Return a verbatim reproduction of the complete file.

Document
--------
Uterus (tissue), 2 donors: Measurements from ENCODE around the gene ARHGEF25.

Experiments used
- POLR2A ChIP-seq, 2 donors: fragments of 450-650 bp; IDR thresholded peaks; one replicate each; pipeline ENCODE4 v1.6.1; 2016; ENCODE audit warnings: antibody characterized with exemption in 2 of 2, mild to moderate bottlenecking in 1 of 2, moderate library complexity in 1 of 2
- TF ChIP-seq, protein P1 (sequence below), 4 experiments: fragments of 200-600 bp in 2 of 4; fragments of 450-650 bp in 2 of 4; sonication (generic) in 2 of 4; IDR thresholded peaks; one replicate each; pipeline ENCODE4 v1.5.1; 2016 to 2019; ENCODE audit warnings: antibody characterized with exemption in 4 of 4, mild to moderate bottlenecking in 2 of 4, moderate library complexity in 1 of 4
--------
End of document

Uterus (tissue), 2 donors: Measurements from ENCODE around the gene ARHGEF25.

Experiments used
- POLR2A ChIP-seq, 2 donors: fragments of 450-650 bp; IDR thresholded peaks; one replicate each; pipeline ENCODE4 v1.6.1; 2016; ENCODE audit warnings: antibody characterized with exemption in 2 of 2, mild to moderate bottlenecking in 1 of 2, moderate library complexity in 1 of 2
- TF ChIP-seq, protein P1 (sequence below), 4 experiments: fragments of 200-600 bp in 2 of 4; fragments of 450-650 bp in 2 of 4; sonication (generic) in 2 of 4; IDR thresholded peaks; one replicate each; pipeline ENCODE4 v1.5.1; 2016 to 2019; ENCODE audit warnings: antibody characterized with exemption in 4 of 4, mild to moderate bottlenecking in 2 of 4, moderate library complexity in 1 of 4